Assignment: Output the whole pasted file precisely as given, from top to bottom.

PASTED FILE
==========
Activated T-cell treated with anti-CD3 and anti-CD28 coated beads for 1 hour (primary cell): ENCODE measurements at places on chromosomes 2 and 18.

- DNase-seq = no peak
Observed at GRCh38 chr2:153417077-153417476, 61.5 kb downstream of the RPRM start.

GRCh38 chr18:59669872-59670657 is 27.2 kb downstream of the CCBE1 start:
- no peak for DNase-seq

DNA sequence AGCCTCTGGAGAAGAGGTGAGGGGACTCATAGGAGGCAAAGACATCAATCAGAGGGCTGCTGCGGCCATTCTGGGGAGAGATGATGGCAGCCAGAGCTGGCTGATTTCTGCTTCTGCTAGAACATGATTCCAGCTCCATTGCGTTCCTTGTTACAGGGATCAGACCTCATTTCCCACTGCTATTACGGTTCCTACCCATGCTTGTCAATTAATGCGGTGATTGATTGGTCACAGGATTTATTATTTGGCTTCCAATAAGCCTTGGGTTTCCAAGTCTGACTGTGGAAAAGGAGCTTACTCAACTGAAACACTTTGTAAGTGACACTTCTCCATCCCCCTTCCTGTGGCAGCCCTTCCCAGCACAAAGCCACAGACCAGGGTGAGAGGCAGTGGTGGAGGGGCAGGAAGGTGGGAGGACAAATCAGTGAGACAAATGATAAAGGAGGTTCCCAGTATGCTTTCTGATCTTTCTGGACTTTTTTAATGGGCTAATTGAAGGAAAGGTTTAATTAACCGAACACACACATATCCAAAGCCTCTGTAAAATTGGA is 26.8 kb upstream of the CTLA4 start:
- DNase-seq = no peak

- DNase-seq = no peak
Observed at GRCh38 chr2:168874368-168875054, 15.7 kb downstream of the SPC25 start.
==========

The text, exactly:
Activated T-cell treated with anti-CD3 and anti-CD28 coated beads for 1 hour (primary cell): ENCODE measurements at places on chromosomes 2 and 18.

- DNase-seq = no peak
Observed at GRCh38 chr2:153417077-153417476, 61.5 kb downstream of the RPRM start.

GRCh38 chr18:59669872-59670657 is 27.2 kb downstream of the CCBE1 start:
- no peak for DNase-seq

DNA sequence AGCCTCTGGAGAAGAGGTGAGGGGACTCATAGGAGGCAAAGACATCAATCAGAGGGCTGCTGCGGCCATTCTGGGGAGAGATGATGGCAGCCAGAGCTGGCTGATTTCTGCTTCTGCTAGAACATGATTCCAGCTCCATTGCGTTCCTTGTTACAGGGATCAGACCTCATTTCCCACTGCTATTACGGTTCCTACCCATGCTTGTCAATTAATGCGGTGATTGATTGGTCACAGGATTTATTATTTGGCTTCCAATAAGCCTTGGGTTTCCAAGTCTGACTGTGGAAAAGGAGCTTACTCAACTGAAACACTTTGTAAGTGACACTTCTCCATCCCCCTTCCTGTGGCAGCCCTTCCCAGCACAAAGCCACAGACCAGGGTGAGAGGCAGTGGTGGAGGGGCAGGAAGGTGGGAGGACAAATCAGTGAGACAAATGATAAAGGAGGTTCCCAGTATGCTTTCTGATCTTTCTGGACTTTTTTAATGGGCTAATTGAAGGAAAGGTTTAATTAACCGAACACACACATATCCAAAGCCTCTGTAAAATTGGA is 26.8 kb upstream of the CTLA4 start:
- DNase-seq = no peak

- DNase-seq = no peak
Observed at GRCh38 chr2:168874368-168875054, 15.7 kb downstream of the SPC25 start.